Dean Tolson returned to the University of Arkansas in the fall of 1984. He was bitter, in a sense a defeated vagabond. Ten years of professional basketball had taken Tolson, a 6'8" center, to exotic places, but at 32 he had little to show for his career.
During his first stop at the Fayetteville campus, in the early 1970s, he rarely opened a book and repeatedly skipped classes. This time around—his mother had challenged him to return to school—he vowed to study until he collapsed. Getting a college degree, he figured, was his only salvation.
Tolson's first year back was draining. Most days he studied for nine hours. At times, the frustration was too much. He would curse all of the coaches who had allowed him to take academics too lightly when he was younger, and he would scream about the teachers who had permitted him to graduate from high school without being able to read well.
"No one knows what it's like to be recognized all your life for something, to be a basketball star—to be somebody—and then, to no longer have that," Tolson explains. "You're a zero.
"I affected hundreds of thousands of basketball fans at Arkansas, in the NBA and all over the world. But when my career was over, I was worth $3.50 an hour. That's all. Do you know how much that hurts?"
Four years later, after seven semesters of pain and perseverance, Tolson walked across a gymnasium stage to receive his Bachelor of Science in education. On May 8, at 36, he became one of the oldest Razorback athletes to complete a degree.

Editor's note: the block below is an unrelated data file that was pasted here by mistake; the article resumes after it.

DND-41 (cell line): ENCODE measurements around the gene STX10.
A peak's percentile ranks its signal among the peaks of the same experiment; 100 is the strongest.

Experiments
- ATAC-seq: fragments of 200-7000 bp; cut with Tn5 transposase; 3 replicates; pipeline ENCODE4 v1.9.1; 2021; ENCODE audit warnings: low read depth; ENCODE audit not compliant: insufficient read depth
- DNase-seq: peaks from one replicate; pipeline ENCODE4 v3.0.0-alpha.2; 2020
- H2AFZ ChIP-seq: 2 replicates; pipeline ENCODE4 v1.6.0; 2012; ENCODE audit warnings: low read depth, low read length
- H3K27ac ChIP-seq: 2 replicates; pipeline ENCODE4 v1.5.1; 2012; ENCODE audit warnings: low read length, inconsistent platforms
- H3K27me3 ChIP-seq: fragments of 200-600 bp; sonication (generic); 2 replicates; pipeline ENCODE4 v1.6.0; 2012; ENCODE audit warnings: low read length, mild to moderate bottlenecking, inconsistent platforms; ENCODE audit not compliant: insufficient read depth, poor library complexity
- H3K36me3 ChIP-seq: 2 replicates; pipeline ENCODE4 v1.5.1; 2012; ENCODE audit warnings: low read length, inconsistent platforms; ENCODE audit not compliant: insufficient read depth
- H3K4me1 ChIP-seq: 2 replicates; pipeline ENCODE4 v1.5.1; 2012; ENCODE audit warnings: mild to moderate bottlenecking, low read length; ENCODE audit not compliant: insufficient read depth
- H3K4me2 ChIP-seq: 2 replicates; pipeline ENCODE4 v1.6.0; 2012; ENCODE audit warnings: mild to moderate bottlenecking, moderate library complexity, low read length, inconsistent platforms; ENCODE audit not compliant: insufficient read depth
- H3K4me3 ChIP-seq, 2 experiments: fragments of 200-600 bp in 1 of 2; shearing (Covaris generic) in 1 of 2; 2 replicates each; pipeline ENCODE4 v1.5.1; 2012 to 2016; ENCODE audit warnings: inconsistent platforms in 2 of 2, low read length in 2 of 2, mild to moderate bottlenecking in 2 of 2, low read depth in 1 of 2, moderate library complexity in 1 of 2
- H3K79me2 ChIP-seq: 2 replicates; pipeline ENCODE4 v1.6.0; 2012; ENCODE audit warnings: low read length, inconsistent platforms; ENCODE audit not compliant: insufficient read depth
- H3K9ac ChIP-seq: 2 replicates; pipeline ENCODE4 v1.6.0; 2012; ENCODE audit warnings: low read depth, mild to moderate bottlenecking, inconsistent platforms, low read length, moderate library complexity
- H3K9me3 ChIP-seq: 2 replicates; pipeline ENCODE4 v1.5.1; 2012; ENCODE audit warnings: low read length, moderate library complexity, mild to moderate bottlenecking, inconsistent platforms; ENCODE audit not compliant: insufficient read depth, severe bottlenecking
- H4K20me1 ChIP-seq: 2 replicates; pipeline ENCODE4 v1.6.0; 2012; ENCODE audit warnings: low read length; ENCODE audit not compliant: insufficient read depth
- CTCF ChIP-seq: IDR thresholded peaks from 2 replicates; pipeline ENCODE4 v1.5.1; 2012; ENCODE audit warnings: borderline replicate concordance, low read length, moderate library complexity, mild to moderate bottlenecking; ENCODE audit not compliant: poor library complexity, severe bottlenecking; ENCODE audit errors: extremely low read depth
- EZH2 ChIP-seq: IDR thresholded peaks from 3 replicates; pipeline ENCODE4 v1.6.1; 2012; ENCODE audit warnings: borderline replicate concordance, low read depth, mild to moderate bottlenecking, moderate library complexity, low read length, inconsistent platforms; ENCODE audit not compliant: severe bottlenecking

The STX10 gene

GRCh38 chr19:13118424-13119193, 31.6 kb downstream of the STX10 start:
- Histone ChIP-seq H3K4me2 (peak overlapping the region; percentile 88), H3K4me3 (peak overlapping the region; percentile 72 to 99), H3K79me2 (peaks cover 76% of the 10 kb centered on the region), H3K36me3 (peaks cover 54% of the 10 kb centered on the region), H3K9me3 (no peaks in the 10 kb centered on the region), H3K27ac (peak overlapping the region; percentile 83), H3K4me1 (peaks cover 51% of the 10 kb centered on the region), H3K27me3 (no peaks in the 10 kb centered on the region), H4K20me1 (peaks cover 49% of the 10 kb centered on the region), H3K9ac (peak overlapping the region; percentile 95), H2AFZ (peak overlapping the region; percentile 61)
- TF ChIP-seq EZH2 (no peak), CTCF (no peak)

Tolson's accomplishment also carried a dubious distinction. Few students had gone back to Arkansas with a worse transcript. He had to overcome 38 credit hours of F's and an abominable 1.43 grade point average (on a 4-point scale). In order to obtain a degree, he had to repeat two thirds of his credits; in all, 83 credit hours. Those courses he had taken to remain eligible to play basketball—golf, tennis, swimming, square dancing, typing and coaching football—translated into nothing but a lot of wasted time.
Tolson's dismal record also meant he had to adhere to rigid academic standards: If he dropped below a C average (2.0) in any one semester, he could be dismissed from Arkansas for a year.
Some university officials tried to dissuade Tolson from returning to school. "It was such an uphill battle," says associate registrar Guy Nelson. "I told Dean several times to start over at another school. With his transcript, he had a better chance of graduating from someplace else."
Donald Pederson, vice-chancellor for academic affairs, says: "Any other student would have dropped out and never gone back to school."